We can attend a reading for the sheer pleasure of it.  At the same time, if we allow what we see and hear to soak in, a reading can not only touch us but teach us something. It might even serve as a launching pad for our improvement and growth as writers.

-Tracy Strauss, Fellow in Nonfiction

Artist Self

Several years ago I wrote a few short stories, one after another, that each had some kind of artist for a protagonist. They took various guises and encountered various fates, but when I stepped back and looked at them side by side, they were all about characters who gained a sense of agency and belonging through their work. Their art was transformative to their lives. I didn’t plan this, and it took me a long time to make the connection–I don’t think it’s a stretch–that while I was writing these stories, I had been working through the question of whether or not to pursue my MFA. I also didn’t observe, until much later, that I had written each and every one of these artists as male and white.

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The New York Times recently published a recommended summer reading list, comprised solely of white authors. Some excellent thinkers and writers have already commented on this, more eloquently than I can (for example, see Roxane Gay’s article on NPR’s Code Switch: http://www.npr.org/sections/codeswitch/2015/05/28/410015276/the­worst­groundhog­s­daytime­to­talk­again­about­diversity­in­publishing), so allow me simply to say that it’s only the latest occurrence that necessitates the ongoing conversation about diversity on our bookshelves, in MFA programs, and in the publishing world. You’ve probably read or at least heard of Junot Diaz’s widely­ discussed “MFA vs. POC” article in the New Yorker last year (http://www.newyorker.com/books/page-turner/mfa-vs-poc). You have probably seen the yearly VIDA counts (http://www.vidaweb.org), and heard that this commendable organization is making efforts to expand the count to look specifically at women of color, at LGBTQI writers, and writers with disabilities.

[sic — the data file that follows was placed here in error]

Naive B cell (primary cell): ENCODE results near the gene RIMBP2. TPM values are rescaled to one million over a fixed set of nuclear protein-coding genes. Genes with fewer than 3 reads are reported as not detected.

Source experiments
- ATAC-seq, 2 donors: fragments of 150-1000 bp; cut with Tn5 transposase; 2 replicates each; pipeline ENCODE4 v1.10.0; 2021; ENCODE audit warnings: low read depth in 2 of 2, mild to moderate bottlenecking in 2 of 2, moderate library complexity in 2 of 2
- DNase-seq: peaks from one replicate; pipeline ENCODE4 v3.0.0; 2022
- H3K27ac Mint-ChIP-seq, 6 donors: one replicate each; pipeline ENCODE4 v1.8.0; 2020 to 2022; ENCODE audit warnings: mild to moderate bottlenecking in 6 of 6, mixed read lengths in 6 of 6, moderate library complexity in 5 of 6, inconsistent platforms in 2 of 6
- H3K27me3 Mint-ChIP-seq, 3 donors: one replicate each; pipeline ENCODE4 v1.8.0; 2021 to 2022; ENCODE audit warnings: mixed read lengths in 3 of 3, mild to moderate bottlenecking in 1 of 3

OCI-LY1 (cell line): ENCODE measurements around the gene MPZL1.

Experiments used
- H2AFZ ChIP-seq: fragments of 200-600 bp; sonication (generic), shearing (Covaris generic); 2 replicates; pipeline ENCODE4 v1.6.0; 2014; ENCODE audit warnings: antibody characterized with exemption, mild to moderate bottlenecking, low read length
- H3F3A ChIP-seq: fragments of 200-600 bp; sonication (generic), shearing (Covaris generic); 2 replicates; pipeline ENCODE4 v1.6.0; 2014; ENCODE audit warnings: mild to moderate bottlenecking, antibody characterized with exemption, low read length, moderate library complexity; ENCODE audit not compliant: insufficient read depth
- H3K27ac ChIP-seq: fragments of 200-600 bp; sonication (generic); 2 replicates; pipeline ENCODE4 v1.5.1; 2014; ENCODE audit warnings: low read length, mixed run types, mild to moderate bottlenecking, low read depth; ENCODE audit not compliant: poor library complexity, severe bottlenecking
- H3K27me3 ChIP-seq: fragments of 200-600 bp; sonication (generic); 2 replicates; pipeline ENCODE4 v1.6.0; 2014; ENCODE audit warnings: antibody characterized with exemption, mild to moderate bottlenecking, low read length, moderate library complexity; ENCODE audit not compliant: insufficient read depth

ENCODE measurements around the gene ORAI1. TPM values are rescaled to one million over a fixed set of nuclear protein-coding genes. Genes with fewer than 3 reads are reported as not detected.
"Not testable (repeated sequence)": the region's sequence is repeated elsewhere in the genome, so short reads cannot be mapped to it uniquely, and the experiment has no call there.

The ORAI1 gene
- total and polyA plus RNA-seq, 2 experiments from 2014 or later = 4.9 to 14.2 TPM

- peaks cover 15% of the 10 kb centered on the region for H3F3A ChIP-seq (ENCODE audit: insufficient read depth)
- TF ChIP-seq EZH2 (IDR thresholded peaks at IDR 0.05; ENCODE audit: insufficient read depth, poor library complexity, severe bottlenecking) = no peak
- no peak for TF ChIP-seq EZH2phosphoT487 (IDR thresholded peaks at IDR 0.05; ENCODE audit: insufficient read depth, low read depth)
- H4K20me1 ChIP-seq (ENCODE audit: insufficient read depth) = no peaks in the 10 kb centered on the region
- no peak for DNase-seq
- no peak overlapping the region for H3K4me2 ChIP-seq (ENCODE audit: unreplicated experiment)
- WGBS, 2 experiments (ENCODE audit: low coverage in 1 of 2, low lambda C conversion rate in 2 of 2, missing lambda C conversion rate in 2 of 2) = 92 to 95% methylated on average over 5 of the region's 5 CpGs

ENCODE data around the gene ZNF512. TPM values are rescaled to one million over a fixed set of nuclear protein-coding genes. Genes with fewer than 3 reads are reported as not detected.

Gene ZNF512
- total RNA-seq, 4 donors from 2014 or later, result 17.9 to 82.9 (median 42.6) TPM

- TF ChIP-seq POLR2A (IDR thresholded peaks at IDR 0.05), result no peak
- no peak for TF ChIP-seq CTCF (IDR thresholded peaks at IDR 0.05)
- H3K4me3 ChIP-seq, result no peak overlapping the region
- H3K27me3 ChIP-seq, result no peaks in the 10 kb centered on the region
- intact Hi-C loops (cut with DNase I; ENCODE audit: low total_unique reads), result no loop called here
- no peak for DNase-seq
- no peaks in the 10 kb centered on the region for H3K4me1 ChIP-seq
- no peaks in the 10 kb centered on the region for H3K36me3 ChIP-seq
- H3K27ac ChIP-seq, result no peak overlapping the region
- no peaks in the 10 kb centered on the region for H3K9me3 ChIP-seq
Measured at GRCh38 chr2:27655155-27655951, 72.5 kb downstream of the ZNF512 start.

Critics of this conversation often ask why it should matter. Why, if it’s the work that matters, should the writer’s race matter (or: gender, sexuality, age, ethnicity, nationality, religion, able- bodiedness, and so on). As though academia and the publishing industry that influence what we read are perfectly merit-­based, neutral systems. As though the work is somehow conjured from a neutral mind, or is about a neutral world that doesn’t exist. As though language is a neutral medium. It is not. Consider the definitions and connotations of the words fair and dark.